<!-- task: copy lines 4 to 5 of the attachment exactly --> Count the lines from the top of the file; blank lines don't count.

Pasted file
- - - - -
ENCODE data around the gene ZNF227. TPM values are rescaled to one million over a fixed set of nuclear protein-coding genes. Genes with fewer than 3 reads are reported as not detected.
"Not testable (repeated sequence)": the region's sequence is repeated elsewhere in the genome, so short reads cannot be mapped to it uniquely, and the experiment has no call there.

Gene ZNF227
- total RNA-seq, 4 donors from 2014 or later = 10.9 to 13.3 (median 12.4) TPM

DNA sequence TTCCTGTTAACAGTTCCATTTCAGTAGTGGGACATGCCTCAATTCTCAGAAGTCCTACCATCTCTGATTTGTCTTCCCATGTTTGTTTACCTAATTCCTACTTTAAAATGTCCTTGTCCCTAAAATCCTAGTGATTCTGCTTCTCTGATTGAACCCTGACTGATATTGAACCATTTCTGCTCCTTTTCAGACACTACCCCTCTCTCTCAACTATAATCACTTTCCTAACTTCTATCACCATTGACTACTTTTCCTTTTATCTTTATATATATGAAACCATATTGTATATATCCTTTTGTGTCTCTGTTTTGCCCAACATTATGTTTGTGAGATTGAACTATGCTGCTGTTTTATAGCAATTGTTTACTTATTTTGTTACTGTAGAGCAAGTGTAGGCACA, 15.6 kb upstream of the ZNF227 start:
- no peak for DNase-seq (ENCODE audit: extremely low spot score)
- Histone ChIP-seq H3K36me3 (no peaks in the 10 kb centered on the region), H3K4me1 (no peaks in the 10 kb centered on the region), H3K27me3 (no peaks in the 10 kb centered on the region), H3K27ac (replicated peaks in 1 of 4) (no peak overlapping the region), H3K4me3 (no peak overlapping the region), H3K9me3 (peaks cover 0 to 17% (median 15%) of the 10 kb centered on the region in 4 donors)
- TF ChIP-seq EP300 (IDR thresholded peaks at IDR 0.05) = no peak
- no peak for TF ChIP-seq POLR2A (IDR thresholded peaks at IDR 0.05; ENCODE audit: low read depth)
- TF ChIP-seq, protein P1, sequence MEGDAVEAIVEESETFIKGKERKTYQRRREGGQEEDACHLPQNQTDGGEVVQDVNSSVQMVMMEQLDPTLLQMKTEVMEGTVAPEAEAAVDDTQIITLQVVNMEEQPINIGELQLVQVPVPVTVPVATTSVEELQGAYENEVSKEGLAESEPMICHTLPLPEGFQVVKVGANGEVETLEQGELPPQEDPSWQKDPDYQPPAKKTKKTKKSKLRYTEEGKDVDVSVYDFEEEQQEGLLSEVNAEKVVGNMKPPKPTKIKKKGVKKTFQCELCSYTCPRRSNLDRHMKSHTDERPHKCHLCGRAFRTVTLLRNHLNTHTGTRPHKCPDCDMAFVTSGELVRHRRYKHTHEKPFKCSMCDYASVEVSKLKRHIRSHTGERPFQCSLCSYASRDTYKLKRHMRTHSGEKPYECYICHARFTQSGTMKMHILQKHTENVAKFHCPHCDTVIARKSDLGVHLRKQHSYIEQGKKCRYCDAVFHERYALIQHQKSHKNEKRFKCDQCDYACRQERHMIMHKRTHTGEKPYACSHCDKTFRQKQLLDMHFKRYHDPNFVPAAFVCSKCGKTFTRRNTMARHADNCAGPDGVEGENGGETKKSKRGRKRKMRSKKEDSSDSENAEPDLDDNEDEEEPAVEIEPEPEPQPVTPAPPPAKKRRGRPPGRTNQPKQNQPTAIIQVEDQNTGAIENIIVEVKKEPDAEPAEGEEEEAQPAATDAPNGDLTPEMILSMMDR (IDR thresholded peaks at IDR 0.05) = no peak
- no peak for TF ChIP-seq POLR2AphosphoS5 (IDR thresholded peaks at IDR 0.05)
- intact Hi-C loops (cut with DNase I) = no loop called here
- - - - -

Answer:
- total RNA-seq, 4 donors from 2014 or later = 10.9 to 13.3 (median 12.4) TPM

DNA sequence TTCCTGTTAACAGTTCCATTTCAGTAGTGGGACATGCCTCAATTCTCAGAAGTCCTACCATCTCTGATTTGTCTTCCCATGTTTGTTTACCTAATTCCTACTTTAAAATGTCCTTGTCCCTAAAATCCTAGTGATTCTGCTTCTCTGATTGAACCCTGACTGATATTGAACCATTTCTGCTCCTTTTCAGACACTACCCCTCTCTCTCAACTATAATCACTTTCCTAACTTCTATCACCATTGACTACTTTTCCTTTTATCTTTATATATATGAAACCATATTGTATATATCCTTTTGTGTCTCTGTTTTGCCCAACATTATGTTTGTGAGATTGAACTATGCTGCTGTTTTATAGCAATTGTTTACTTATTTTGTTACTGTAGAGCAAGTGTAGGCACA, 15.6 kb upstream of the ZNF227 start: